The dollar was also riding high as risk currencies came under pressure. An index measuring the dollar’s value against a basket of major currencies briefly rose to as high as 93.041, its highest since early April.

But the dollar failed to make any headway against the yen, with the currency pair trading below the 110 yen per dollar mark at 109.10, leaving the yen almost 0.9% higher on the day.

Britain’s sterling hit a three-month low against the dollar at $1.3703 [GBP/] after its health minister Sajid Javid had tested positive for COVID-19. That forced Prime Minister Boris Johnson and finance minister Rishi Sunak to quarantine on Sunday.

“Despite rising vaccination rates, a return to pre-corona normality seems questionable,” Ulrich Leuchtmann, head of FX and commodity research at Commerzbank, wrote in a research note.

(Additional reporting by Karin Strohecker; Editing by Edmund Blair and Timothy Heritage)

Asia-Pacific Stock Indexes Finish Mixed, but Mostly Lower Amid Renewed COVID-19 Variant Concerns

The major Asia-Pacific stock indexes finished mixed but mostly lower on Friday as investors booked profits ahead of the weekend. Worries about valuations weighed on risk sentiment as well as concerns over the spread of the COVID-19 Delta Variant and its potential impact on the pace of the global economic recovery.

In Japan, the Nikkei dipped below 28,000 as tech stocks followed the U.S. NASDAQ Composite lower. Hong Kong shares inched higher while posting a weekly gain. South Korean stocks ended lower on virus worries and a tech sell-off, but still posted its first weekly gain in three.

China shares were down on Friday, but finished higher for the week as investors bet on policy support. Australian shares edged lower as lockdowns weighed on investors sentiment.

Friday’s Cash Price Performance

On Friday, Japan’s Nikkei 225 Index settled at 28003.08, down 276.01 or -0.98%. Hong Kong’s Hang Seng Index finished at 28004.68, up 8.41 or +0.03% and South Korea’s KOSPI Index closed at 3276.91, down 9.31 or -0.28%.

In China, the Shanghai Index settled at 3539.03, down 25.29 or -0.71% and Australia’s S&P/ASX 200 Index finished at 7348.10, up 12.20 or +0.17%.

China Stocks Post Weekly Gains as Investors Bet on Policy Support

China stocks posted weekly gains, as investors took comfort in the central bank’s surprise decision to cut the amount of cash that banks must hold as reserves to help underpin the country’s post-COVID economic recovery.

China’s central banks made a surprise cut in banks’ reserve requirement ratio (RRR) last Friday, releasing around 1 trillion Yuan in long-term liquidity, lifting hopes for further policy supports throughout the week.

Investor sentiment was also lifted by better-than-expected June activity data including retail and industrial output, driven by a rebound in developed market demand coupled with the sluggish recovery in Southeast Asian exporters.

Nikkei Breaks Below 28,000 as Tech Stocks Track NASDAQ Slide

Japan’s benchmark Nikkei share average fell below the psychologically key 28,000 mark on Friday as tech shares tracked declines on Wall Street overnight, while a continued surge in coronavirus infections dented investor sentiment.

New COVID-19 infections leapt to 1,308 cases in Tokyo on Thursday, the highest since January, a week before the city hosts the Olympics, which could potentially spark a renewed surge in infections amid the influx of foreign athletes and officials.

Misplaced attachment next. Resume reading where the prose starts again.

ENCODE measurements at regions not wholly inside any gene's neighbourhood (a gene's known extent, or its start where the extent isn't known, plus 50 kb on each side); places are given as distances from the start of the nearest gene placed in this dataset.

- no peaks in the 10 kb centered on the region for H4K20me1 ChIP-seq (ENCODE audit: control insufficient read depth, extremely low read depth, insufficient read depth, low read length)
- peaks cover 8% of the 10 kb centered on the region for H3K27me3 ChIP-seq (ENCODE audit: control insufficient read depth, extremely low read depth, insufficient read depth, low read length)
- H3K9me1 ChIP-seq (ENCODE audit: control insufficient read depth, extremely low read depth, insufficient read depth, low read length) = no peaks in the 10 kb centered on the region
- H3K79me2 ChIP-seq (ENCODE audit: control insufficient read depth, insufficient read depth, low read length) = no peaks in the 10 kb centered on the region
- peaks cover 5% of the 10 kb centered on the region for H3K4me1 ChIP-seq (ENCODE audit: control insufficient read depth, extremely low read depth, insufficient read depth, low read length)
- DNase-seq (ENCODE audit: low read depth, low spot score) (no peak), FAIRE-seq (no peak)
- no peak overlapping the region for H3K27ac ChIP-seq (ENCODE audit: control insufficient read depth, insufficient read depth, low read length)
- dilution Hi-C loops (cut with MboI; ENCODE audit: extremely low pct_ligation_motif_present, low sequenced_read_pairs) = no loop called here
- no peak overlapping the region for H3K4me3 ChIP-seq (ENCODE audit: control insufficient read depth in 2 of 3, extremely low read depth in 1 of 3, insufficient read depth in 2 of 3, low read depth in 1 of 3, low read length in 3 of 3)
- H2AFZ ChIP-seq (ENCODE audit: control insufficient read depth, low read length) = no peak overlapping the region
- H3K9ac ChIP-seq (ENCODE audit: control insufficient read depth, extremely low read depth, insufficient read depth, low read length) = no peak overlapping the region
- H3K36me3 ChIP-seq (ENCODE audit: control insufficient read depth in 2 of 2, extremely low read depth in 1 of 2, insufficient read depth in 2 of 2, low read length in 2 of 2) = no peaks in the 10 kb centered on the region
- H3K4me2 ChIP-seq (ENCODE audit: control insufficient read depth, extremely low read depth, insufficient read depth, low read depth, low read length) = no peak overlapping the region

South Korea Stocks Fall on Virus Worries, Tech Sell-Off

South Korean shares retreated on Friday, dragged down by tech stocks after the NASDAQ closed lower overnight, while rising local COVID-19 cases also weighed on risk appetite.

South Korea’s prime minister said more limits on private gatherings may be needed around the country as the country battles the worst-ever outbreak, with authorities reporting 1,536 new coronavirus cases for Thursday.

Australian Shares Edge Lower as Lockdowns Weigh

Australian shares inched lower on Friday as lockdowns in the country’s two most populous cities soured investor sentiment, with heavyweight miners snapping a four-day winning streak.

The state of Victoria was ordered into a five-day lockdown on Thursday following a spike I COVID-19 infections, joining Sydney as they battle an outbreak of the highly contagious Delta variant.

For a look at all of today’s economic events, check out our economic calendar.

The US Continues To Dominate The World Stock Exchanges – Can This Last Forever? Part I

Not only has the capitalization of global market exchanges changed, but the attitudes of traders/investors have changed as well.

As the reflation/recovery trade setup and as global central banks continued to make efforts to support the post-COVID-19 recovery efforts, it appears that the focus of capital was initially fairly evenly disbursed across multiple global exchanges.  Traders and investors seemed to believe opportunity existed in nearly all global market indexes and exchanges.  Yet, it appears something changed as the world neared the September/October 2020 time frame.  Suddenly, capital started shifting away from growth expectations and into hedging and Risk-Off assets.  Then, in November/December 2020, global traders and investors shifted focus again – targeting US equities, technology, healthcare, and other sectors. The new focus drove an incredible rally phase that has carried into 2021.

In this article, we’re going to explore this shift in how traders/investors perceive opportunities, and why the past 7+ months may have setup a global shift away from continued rally expectations as we move into the second half of 2021.

The US Continues To Dominate Global Investing Focus